Photo: Wladyslaw Sojka/archdaily.com

Carsten Höller - Vitra Slide Tower, Weil am Rhein, Germany, photo Wladyslaw Sojka
Carsten HöllerVitra Slide Tower, Weil am Rhein, Germany
Photo: Wladyslaw Sojka/archdaily.com

Photos: Slide at Prada, The Milan headquarters

Carsten Höller - slide at Prada, The Milan headquarters, Italy, Miuccia Prada's office with entrance to slide
Carsten Höller – slide at Prada, The Milan headquarters, Italy, Miuccia Prada’s office with entrance to slide

Carsten Höller - slide at Prada, The Milan headquarters, Italy, starting in Miuccia Prada’s office
Carsten Höller – slide at Prada, The Milan headquarters, Italy, starting in Miuccia Prada’s office

Photo: Slide House Project, 2000

Carsten Höller - Slide House Project (Riviera Beach Hotel Accra Nr. 1/1 17.Februar), 2000
Carsten HöllerSlide House Project (Riviera Beach Hotel Accra Nr. 1/1 17.Februar), 2000

Photos: ‘Left/Right Slide, 2010, Gallery of Modern Art, Brisbane

Carsten Höller - Left/Right Slide 2010, Gallery of Modern Art, Brisbane, Australia, photo Natasha Harth
Carsten HöllerLeft/Right Slide, 2010, Gallery of Modern Art, Brisbane, Australia
Photo: Natasha Harth/qagoma.qld.gov.au

Carsten Höller - Left:Right Slide 2010, Gallery of Modern Art, Brisbane, Australia, photo Natasha Harth 2
Carsten HöllerLeft/Right Slide, 2010, Gallery of Modern Art, Brisbane, Australia
Photo: Natasha Harth/qagoma.qld.gov.au

Carsten Höller - Left:Right Slide 2010, Gallery of Modern Art, Brisbane, Australia
Carsten HöllerLeft/Right Slide, 2010, Gallery of Modern Art, Brisbane, Australia
Photo: Nic MacBean/abc.net.au

Carsten Höller - Left:Right Slide 2010, Stainless steel, polycarbonate and rubber mats, Queensland Art Gallery, Brisbane, Australia
Carsten HöllerLeft/Right Slide, 2010, Stainless steel, polycarbonate and rubber mat, Gallery of Modern Art, Brisbane, Australia

Photos: ‘Double Slide’, Museum of Contemporary Art, Zagreb

Carsten Höller - Double Slide, Museum of Contemporary Art, Zagreb, Croatia, photo Myriam Thyes
Carsten HöllerDouble Slide, Museum of Contemporary Art, Zagreb, Croatia
Photo: Myriam Thyes/wikimedia.org

Carsten Höller - Double Slide, Museum of Contemporary Art, Zagreb, photo JasonParis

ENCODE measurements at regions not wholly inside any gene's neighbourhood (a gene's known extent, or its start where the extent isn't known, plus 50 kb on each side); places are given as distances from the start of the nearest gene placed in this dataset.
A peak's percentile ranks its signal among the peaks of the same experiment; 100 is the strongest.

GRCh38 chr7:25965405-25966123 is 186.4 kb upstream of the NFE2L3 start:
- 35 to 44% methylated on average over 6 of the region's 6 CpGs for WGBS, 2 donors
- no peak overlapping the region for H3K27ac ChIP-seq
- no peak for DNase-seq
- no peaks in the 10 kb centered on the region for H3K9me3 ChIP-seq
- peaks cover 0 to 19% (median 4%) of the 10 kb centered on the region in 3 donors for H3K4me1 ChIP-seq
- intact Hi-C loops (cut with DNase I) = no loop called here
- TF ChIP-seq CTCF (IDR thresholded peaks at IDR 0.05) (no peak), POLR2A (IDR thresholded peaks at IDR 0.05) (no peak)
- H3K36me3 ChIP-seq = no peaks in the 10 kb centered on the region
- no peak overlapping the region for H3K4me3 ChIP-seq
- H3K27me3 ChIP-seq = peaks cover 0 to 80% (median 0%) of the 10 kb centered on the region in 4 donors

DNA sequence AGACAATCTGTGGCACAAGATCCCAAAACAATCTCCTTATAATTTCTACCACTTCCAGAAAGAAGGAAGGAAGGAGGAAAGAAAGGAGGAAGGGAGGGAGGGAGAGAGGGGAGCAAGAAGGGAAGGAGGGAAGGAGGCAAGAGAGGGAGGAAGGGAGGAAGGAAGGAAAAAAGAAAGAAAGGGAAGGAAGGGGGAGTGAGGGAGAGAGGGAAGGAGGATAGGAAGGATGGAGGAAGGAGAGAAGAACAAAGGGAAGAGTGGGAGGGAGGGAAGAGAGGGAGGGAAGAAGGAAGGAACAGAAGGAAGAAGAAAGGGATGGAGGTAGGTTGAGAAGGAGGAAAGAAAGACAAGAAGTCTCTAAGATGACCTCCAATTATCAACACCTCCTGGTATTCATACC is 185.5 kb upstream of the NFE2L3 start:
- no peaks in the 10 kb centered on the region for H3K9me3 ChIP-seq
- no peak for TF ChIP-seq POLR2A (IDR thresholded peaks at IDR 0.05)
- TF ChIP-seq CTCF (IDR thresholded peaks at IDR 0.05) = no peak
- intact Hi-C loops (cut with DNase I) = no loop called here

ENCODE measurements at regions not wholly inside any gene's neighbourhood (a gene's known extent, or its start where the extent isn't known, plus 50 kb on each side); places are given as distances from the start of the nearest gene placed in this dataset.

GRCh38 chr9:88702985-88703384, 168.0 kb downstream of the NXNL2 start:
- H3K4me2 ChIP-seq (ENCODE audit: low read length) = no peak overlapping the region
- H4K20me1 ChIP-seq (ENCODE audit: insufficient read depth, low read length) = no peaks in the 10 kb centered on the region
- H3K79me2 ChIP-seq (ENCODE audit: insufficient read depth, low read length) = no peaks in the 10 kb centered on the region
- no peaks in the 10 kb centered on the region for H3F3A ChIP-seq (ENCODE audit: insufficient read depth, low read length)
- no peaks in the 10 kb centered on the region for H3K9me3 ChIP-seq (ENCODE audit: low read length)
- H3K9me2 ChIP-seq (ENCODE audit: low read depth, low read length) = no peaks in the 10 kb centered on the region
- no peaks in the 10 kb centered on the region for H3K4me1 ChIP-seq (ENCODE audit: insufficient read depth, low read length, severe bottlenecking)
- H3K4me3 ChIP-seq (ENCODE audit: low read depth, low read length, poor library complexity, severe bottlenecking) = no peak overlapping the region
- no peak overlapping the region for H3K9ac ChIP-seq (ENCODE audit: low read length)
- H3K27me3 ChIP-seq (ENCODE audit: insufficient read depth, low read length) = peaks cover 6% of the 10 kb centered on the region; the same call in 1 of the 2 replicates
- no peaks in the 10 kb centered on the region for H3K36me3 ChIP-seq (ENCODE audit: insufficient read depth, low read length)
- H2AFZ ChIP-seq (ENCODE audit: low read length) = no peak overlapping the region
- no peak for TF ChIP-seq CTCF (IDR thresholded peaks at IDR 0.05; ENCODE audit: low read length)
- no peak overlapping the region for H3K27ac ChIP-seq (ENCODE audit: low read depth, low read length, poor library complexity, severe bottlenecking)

Carsten HöllerDouble Slide, Museum of Contemporary Art, Zagreb, Croatia
Photo: JasonParis/wikimedia.org

Photos: ‘Test Site’, 2006, Turbine Hall, Tate Modern

Carsten Höller – Test Site, 2006, Turbine Hall, Tate Modern, London
Carsten HöllerTest Site, 2006, Turbine Hall, Tate Modern, London

Carsten Höller - Test Site, 2006, Installation view (Unilever Series - Carsten Höller, Turbine Hall, Tate Modern, London 2006), dimension variable
Carsten HöllerTest Site, 2006, Turbine Hall, Tate Modern, London
Photo: The Lud/wikimedia.org

Photos: The Slide at ArcelorMittal Orbit Tower, 2016, London

Carsten Höller - The Slide at ArcelorMittal Orbit Tower, 2016 London
Carsten HöllerThe Slide at ArcelorMittal Orbit Tower, 2016, Queen Elizabeth Olympic Park, London
Photo: ArcelorMittal Orbit/scoutmagazine.ca

Carsten Höller - The Slide at ArcelorMittal Orbit Tower, 2016 London
Carsten HöllerThe Slide at ArcelorMittal Orbit Tower, 2016, Queen Elizabeth Olympic Park, London

Carsten Höller - The Slide at ArcelorMittal Orbit Tower, 2016 London
Carsten HöllerThe Slide at ArcelorMittal Orbit Tower, 2016, Queen Elizabeth Olympic Park, London

Carsten Höller - The Slide at ArcelorMittal Orbit Tower, 2016 London
Carsten HöllerThe Slide at ArcelorMittal Orbit Tower, 2016, Queen Elizabeth Olympic Park, London

All images: Carsten Höller/galleriacontinua.com unless otherwise noted.

Videos

Carsten Höller introduces ‘Left/Right Slide’

5min 34sec

Slide at The New Museum

29sec

Isomeric Slides time lapse at Southbank Centre

20sec

Riding Isomeric Slides at Hayward Gallery, Southbank Centre

43sec

Vitra Slide Tower

1min 24sec

Carsten Höller speaks at the NGV Melbourne

54min 55sec